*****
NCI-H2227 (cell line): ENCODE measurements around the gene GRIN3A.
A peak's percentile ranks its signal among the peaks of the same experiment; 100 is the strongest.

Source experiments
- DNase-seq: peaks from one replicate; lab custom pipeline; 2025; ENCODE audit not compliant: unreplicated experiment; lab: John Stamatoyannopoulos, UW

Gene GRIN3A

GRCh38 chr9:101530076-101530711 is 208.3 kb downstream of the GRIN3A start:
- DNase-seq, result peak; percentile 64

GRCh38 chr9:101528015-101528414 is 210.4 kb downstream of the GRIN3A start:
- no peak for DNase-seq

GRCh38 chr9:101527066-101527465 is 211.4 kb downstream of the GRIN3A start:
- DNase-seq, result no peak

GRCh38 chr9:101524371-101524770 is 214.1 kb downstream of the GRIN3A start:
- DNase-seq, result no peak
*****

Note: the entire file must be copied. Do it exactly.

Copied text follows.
NCI-H2227 (cell line): ENCODE measurements around the gene GRIN3A.
A peak's percentile ranks its signal among the peaks of the same experiment; 100 is the strongest.

Source experiments
- DNase-seq: peaks from one replicate; lab custom pipeline; 2025; ENCODE audit not compliant: unreplicated experiment; lab: John Stamatoyannopoulos, UW

Gene GRIN3A

GRCh38 chr9:101530076-101530711 is 208.3 kb downstream of the GRIN3A start:
- DNase-seq, result peak; percentile 64

GRCh38 chr9:101528015-101528414 is 210.4 kb downstream of the GRIN3A start:
- no peak for DNase-seq

GRCh38 chr9:101527066-101527465 is 211.4 kb downstream of the GRIN3A start:
- DNase-seq, result no peak

GRCh38 chr9:101524371-101524770 is 214.1 kb downstream of the GRIN3A start:
- DNase-seq, result no peak